Posted on November 25, by energyskeptic Preface. Way to go Nafeez Ahmed, your second home run of reality based reporting on the energy crisis this week.
It may contain some typos. First I noticed that the park was in absolutely immaculate condition, in better shape than ever in my lifetime, going back to my s school days.
The Bethesda Terrace beside the lake and the adjoining Great Mall with its once-decrepitating Naumberg bandshell were all fixed up. Vanished original buildings such as the Dairy, designed by Olmsted and Vaux in the s and then lost to decay, had been meticulously reproduced.
The epiphany part was when I realized that this miracle was altogether a product of the financialization of the US economy. A Niagara of money had flowed into the tax-deductable mission of the Central Park Conservancy.
It was a short leap from there to realize that over the past quarter-century every formerly skeezy neighborhood in Manhattan had undergone remarkable renovation: Well, all those hedge funders needed someplace to live, as did those who work in other well-paid but less-exalted professions: When I was a young man in the s, New York was on its ass.
The subway cars were so graffiti-splattered you could hardly find the doors or see out the windows. Times Square was like the place where Pinocchio grew donkey ears. Muggers lurked in the shadows of Bonwit Teller on 57th and Fifth.
These were the climax years of the post-war WW II diaspora to the suburbs. New York seemed done for. And meanwhile, of course, other American big cities were likewise whirling around the drain. Detroit, Cleveland, Chicago, Cincinnati, St.
Even San Francisco was a dump in the cold, dark, pre-dawn years of the dot-com age when I lived there in On the other hand, sunbelt metroplexes such as Atlanta, Houston, Dallas, Charlotte, and Phoenix were booming back then, but not in a way that made any sense in traditional urban terms.
They merely expressed the most exaggerated characteristics of suburban sprawl in new and horrifying ways: These weird new crypto-urban agglomerations had been hardly more than tank towns beforeso even their worst car-dependent features and furnishings were pretty new, that is, not yet subjected to the ravages of time.
Which is to say they were typologically different from the older US cities like New York. In any case, getting back to my stroll across Central Park that spring morning, there was a second part to my low-grade epiphany — which was that I was here witnessing the absolute peak of a cycle in the life of New York; that from this point forward things would start falling apart again, and probably worse than the previous time in the s.
I shall elaborate on the shocking particulars of that presently, but first I must describe exactly what the financialization of the economy was about and why it is coming to a bad end. Contrary to the American religion of endless progress, the techno-industrial age is a story with a beginning, a middle, and an end, and we are closer to the end of that chapter in human history than to the middle of it.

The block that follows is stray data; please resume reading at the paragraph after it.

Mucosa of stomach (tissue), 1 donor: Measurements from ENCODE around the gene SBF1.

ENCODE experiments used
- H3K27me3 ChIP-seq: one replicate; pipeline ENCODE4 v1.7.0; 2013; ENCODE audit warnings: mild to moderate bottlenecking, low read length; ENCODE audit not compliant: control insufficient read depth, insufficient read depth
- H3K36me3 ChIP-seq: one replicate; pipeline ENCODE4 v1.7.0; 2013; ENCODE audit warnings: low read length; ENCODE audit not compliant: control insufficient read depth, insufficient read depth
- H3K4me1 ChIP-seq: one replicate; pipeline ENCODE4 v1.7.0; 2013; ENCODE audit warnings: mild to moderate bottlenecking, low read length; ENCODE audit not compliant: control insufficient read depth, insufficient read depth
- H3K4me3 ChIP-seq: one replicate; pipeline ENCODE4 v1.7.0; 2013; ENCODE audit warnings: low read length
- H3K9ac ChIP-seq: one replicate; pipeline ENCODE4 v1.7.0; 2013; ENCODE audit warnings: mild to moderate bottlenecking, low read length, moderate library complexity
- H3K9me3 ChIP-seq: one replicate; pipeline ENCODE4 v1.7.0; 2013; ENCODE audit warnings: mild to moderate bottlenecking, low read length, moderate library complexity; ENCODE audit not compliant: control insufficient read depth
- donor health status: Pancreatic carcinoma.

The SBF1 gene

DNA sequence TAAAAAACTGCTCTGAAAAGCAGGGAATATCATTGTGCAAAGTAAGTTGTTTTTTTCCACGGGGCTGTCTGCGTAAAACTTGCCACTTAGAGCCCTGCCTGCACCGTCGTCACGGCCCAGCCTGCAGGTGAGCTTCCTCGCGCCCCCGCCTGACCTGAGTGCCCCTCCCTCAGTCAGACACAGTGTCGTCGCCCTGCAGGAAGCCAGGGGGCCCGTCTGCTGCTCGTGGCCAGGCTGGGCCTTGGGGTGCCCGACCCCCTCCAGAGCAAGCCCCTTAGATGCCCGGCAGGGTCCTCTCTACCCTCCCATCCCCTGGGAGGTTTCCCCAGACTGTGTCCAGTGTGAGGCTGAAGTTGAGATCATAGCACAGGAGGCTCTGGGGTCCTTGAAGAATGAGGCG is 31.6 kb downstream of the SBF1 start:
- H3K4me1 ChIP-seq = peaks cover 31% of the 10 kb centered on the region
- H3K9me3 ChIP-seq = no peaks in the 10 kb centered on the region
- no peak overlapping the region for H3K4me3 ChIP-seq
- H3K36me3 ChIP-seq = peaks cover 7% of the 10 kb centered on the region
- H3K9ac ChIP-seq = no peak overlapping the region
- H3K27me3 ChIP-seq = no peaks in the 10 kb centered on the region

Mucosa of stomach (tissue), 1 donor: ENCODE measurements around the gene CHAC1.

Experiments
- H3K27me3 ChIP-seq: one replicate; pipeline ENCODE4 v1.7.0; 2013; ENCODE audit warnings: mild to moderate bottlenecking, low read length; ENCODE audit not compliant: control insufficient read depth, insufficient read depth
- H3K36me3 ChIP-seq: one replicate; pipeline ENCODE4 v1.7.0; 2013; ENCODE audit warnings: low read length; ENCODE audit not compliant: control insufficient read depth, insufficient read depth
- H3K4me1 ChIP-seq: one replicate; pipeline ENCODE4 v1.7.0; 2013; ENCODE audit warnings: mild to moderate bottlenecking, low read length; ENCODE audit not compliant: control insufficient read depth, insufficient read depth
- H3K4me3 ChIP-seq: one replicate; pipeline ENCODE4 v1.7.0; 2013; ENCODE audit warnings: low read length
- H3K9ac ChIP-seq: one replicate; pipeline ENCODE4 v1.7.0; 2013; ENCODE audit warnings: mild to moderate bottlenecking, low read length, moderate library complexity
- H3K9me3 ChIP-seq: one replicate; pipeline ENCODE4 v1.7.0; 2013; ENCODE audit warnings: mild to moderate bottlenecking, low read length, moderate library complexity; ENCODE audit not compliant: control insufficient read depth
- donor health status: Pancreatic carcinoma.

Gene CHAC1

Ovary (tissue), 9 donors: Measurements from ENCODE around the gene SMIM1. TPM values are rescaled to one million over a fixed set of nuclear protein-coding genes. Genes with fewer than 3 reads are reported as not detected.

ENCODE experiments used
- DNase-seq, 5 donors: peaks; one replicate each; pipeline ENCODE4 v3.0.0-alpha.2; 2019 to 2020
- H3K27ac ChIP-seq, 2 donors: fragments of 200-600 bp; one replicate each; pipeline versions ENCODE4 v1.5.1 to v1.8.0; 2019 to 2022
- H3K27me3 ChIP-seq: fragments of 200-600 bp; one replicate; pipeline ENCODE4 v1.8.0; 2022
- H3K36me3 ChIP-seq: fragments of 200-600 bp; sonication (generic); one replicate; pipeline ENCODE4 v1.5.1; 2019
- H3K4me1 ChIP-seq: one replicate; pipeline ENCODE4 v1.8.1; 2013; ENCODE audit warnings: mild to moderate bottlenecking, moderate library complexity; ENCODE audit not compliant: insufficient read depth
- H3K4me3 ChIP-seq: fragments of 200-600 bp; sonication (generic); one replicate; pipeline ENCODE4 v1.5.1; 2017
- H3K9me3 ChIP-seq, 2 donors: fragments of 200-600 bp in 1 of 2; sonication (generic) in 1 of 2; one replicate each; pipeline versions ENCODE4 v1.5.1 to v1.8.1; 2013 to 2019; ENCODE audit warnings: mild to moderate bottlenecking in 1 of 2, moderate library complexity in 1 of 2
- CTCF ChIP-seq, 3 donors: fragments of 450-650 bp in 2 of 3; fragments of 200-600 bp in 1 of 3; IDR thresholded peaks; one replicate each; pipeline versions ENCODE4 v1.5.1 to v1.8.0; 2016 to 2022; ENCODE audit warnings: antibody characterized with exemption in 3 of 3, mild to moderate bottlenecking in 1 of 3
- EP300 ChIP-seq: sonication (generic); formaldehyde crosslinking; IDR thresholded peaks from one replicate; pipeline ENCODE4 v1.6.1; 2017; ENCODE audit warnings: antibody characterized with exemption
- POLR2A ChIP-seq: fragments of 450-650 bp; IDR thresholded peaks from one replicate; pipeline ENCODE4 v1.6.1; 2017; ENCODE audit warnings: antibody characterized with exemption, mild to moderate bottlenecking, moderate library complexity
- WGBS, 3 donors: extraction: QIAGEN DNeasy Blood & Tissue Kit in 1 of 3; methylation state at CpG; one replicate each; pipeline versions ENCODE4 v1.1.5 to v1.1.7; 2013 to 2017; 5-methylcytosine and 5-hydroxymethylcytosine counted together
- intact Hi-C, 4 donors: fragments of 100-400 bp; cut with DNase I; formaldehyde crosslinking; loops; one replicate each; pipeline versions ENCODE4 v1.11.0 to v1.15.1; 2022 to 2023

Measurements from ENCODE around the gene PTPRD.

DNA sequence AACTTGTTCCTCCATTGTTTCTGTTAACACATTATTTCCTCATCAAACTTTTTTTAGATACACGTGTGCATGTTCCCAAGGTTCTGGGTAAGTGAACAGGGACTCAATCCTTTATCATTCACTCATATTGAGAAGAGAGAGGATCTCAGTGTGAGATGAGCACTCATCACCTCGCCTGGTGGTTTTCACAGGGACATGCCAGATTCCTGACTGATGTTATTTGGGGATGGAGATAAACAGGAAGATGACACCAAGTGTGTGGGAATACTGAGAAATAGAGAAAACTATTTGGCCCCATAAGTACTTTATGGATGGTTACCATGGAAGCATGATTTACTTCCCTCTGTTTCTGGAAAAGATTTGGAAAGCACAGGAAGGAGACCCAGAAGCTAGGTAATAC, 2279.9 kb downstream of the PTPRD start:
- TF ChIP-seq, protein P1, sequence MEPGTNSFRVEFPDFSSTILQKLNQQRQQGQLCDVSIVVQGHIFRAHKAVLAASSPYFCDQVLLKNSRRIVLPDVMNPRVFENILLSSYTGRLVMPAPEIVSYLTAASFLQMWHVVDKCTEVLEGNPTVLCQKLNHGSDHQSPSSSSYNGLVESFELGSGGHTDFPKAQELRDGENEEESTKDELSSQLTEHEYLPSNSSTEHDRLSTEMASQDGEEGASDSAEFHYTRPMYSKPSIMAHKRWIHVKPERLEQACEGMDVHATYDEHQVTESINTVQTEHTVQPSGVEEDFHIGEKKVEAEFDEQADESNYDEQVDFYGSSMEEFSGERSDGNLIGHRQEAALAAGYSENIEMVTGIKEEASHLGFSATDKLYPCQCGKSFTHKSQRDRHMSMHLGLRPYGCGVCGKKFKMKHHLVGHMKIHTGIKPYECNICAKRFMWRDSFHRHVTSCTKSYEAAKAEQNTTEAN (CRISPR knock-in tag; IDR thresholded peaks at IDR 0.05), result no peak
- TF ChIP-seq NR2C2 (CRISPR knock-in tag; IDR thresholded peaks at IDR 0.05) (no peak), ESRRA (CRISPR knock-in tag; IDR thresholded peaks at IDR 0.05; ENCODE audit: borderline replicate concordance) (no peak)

By the s, the USA began to feel the bite of competition from other parts of the world that had rebuilt their industrial capacity following the debacle of World War II.
Our factories, which had not been bombed during the war, were old and worn out.Author’s note: This essay originally appeared in The Baffler web-zine July The following was my original submission draft.
It may contain some typos. The Future of the City by James Howard Kunstler One spring day not so long ago, I had a low-grade epiphany walking across New York’s Central Park from my hotel on the more».
EDUCATIONAL INDIAN EVENTS BOARD. The California Indian Education CALIE community website provides this Native American Indian events community bulletin board for convenient on-line access to all the important local, state and national Native American events in North America, including California Indian cultural, tribal events in greater San Diego County and Southern California — to post your.
India planned to build six fast breeder reactors in (down to two in ), despite the high cost, instability, danger, and accidents of the 16 attempts that shut down, including the Monju fast breeder in Japan, which began decommissioning in Paul Kingsnorth is a writer and poet living in Cumbria, England.
He is the author of several books, including the poetry collection Kidland and his fictional debut The Wake, winner of the Gordon Burn Prize and the Bookseller Book of the Year Award. Kingsnorth is the cofounder and director of the Dark Mountain Project, a network of writers, artists, and thinkers.
The September/October issue previews state legislative elections and what voters will face on statewide ballot measures. Also read about efforts to halt sexual harassment in legislatures, NCSL’s . To view all courses (opens new window) AUTOMOTIVE TECHNOLOGY G – 3 Units Course Outline (opens new window) Introduction to Automotive Technology This course is designed to teach the student about the operation .